One investigator (S.D.) generated a CS for each patient based on the scoring system detailed in Figure 1 (the methodology for the CS is detailed in the original manuscript9). Although the validation cohort patients were scored retrospectively, the CS of these patients were generated in an outcome-blinded manner. Independent radiologists at each institution measured post-PRRT response for patients by RECIST 1.1 on cross-sectional imaging; these radiologists were unaware of patient CS during response assessment. Response outcomes were assessed from computed tomography (CT) or magnetic resonance imaging (MRI) scans and not somatostatin receptor-based imaging. Patients typically underwent initial restaging scans 1-month post-PRRT completion and thereafter, according to tumor grade (eg, every 3 months for patients with grade 2/3 tumors and every 6 months for patients with grade 1 tumors). The primary outcome of the analysis was PFS, which was defined as the time from the initial 177Lu-dotatate or other alternate treatment dose to date of disease progression or death. Patients who did not experience disease progression or death were censored at the date of their last clinic visit. Several secondary endpoints such as overall survival (OS), objective response rate (ORR), symptomatic benefit and development of grade 3/4 adverse events (AEs) were also assessed. OS was defined as the time between initial 177Lu-dotatate or other alternate treatment dose and date of death. ORR was defined as the proportion of patients who achieved complete response or partial response on any post-PRRT CT or MRI scans by RECIST 1.1. AEs were graded by Common Terminology Criteria for Adverse Events Version 5.0 and tabulated for patients who received at least one dose of 177Lu-dotatate.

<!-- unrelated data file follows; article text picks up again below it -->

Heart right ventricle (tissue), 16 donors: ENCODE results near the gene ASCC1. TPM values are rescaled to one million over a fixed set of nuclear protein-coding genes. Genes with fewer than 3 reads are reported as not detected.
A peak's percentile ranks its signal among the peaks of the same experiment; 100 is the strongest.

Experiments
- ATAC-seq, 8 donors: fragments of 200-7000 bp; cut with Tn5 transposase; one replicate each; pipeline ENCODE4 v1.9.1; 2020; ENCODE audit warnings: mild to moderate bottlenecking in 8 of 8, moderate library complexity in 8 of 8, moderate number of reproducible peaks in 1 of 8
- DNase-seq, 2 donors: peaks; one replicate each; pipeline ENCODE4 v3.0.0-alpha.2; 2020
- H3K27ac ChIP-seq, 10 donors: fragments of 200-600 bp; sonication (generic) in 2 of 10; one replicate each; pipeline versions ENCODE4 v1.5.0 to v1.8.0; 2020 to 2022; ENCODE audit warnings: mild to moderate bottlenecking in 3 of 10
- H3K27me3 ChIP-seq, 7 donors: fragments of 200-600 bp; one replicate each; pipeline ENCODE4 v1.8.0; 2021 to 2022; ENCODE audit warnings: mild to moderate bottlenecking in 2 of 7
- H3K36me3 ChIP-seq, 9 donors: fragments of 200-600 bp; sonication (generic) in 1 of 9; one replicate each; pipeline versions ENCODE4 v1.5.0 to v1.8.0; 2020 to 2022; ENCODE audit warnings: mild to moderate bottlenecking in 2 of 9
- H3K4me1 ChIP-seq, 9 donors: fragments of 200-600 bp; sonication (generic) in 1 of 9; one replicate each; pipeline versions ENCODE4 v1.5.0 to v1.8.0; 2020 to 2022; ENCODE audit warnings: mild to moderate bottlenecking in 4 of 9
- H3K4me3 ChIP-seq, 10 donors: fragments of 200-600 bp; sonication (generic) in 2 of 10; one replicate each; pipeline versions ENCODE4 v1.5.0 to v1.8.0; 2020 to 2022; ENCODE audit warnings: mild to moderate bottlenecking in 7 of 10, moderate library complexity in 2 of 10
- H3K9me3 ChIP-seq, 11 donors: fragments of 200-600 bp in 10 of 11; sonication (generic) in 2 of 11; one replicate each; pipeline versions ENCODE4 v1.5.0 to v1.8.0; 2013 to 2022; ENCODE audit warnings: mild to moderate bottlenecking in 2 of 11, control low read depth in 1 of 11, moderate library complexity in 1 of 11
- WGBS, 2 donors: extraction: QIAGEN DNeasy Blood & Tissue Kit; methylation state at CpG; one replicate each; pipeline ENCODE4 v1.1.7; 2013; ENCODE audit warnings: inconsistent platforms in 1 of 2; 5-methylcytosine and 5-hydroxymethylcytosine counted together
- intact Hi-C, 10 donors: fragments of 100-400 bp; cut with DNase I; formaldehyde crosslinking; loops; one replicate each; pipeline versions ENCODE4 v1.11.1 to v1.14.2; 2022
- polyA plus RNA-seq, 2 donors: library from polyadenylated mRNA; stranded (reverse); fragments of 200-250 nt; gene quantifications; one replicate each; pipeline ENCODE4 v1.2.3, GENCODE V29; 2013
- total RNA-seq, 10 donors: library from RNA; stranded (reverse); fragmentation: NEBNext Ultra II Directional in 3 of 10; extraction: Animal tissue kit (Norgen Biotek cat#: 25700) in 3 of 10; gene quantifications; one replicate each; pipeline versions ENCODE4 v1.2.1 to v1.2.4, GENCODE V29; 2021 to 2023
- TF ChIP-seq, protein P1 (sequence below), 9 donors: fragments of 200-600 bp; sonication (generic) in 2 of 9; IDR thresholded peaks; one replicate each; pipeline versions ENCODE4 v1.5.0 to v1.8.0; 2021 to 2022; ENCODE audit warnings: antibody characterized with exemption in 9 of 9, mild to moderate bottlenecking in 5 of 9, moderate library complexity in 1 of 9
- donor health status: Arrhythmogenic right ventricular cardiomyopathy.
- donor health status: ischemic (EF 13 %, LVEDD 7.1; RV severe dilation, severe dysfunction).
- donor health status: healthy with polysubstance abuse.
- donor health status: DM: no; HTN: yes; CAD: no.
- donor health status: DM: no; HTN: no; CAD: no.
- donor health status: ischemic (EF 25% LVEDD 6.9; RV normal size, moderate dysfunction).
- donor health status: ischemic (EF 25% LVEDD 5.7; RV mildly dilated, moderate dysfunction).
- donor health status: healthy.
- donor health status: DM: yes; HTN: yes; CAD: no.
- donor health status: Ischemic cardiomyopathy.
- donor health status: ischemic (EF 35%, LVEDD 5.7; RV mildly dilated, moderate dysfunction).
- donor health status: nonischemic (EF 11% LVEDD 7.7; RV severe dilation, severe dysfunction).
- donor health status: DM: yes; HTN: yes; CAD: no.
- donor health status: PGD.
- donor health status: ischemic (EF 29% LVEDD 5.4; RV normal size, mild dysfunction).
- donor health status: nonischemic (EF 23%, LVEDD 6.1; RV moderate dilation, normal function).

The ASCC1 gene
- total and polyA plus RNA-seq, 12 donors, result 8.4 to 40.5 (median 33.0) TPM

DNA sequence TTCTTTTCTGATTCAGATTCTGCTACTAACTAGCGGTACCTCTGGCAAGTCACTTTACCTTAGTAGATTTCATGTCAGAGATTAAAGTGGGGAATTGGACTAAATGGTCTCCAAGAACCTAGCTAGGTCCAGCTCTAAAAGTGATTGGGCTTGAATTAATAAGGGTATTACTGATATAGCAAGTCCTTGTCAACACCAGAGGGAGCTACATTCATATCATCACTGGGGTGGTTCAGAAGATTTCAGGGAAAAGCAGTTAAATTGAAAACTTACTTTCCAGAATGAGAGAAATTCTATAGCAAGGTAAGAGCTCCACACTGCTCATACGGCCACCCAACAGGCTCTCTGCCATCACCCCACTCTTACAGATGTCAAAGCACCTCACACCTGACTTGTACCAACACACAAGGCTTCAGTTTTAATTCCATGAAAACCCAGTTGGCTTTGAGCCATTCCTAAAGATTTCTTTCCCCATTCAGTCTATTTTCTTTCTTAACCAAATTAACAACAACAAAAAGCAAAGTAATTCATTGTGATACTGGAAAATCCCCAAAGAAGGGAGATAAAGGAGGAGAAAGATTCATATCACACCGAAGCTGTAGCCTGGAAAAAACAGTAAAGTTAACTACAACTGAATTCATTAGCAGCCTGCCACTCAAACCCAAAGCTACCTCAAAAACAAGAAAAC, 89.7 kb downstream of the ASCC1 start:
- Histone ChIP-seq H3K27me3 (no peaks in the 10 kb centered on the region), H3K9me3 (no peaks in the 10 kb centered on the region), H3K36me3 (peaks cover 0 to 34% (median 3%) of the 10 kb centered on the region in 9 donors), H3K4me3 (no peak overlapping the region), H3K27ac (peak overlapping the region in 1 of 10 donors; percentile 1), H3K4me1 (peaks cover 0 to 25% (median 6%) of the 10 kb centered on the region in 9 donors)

Patient demographics and characteristics at baseline were summarized using descriptive statistics such as medians, lower and upper quartiles for continuous variables, and frequencies and relative frequencies for categorical variables. The Wilcoxon rank-sum test and Pearson χ2 test were applied when comparing a continuous variable and a categorical variable, respectively, between 2 groups. Survival times were estimated using the Kaplan-Meier method and the log-rank test was used to compare the difference between groups. To evaluate the association of the CS and PFS, a multivariable Cox regression with robust standard errors was performed adjusting for tumor grade (grade 1, grade 2/3, and low-grade NOS), primary tumor site (small intestine, pancreas, and other) and PRRT doses received (0, 1-2, 3-4). The interaction between PRRT dose and CS was tested and then removed from the model because little evidence was observed. To evaluate the possible influence of the CS on OS, a Cox regression model adjusting for PRRT doses received only, due to limited number of death events, was performed. After finding that the CS was also associated with PFS and OS in the validation cohort, we combined the validation and original cohorts into a combined cohort for this analysis to increase the estimation precision of the preceding Cox regression models. All statistical tests were 2-sided and P ≤ .05 was considered as statistically significant. All statistical analyses were performed via R software version 4.1.1 (R Project for Statistical Computing) from June to November 2021.